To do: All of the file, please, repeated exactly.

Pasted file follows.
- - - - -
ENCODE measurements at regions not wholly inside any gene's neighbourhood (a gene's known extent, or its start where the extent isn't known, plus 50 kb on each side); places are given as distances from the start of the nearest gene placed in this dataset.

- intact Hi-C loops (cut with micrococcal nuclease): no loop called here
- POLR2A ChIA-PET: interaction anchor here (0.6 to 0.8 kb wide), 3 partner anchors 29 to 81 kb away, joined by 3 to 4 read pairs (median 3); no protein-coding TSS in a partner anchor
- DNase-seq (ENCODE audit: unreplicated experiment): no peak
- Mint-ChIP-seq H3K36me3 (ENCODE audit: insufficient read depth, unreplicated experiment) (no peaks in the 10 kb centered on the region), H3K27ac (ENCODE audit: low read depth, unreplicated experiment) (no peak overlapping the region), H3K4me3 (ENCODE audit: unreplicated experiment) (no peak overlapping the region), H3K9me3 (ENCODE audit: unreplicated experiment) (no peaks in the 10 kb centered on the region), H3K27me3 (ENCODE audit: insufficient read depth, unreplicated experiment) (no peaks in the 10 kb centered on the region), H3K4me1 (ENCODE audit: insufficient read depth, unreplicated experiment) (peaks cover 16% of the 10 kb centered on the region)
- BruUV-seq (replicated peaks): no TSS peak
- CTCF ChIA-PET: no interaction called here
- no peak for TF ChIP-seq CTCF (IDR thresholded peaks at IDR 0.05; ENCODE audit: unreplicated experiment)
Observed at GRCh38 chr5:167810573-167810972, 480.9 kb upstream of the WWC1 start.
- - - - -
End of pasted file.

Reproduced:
ENCODE measurements at regions not wholly inside any gene's neighbourhood (a gene's known extent, or its start where the extent isn't known, plus 50 kb on each side); places are given as distances from the start of the nearest gene placed in this dataset.

- intact Hi-C loops (cut with micrococcal nuclease): no loop called here
- POLR2A ChIA-PET: interaction anchor here (0.6 to 0.8 kb wide), 3 partner anchors 29 to 81 kb away, joined by 3 to 4 read pairs (median 3); no protein-coding TSS in a partner anchor
- DNase-seq (ENCODE audit: unreplicated experiment): no peak
- Mint-ChIP-seq H3K36me3 (ENCODE audit: insufficient read depth, unreplicated experiment) (no peaks in the 10 kb centered on the region), H3K27ac (ENCODE audit: low read depth, unreplicated experiment) (no peak overlapping the region), H3K4me3 (ENCODE audit: unreplicated experiment) (no peak overlapping the region), H3K9me3 (ENCODE audit: unreplicated experiment) (no peaks in the 10 kb centered on the region), H3K27me3 (ENCODE audit: insufficient read depth, unreplicated experiment) (no peaks in the 10 kb centered on the region), H3K4me1 (ENCODE audit: insufficient read depth, unreplicated experiment) (peaks cover 16% of the 10 kb centered on the region)
- BruUV-seq (replicated peaks): no TSS peak
- CTCF ChIA-PET: no interaction called here
- no peak for TF ChIP-seq CTCF (IDR thresholded peaks at IDR 0.05; ENCODE audit: unreplicated experiment)
Observed at GRCh38 chr5:167810573-167810972, 480.9 kb upstream of the WWC1 start.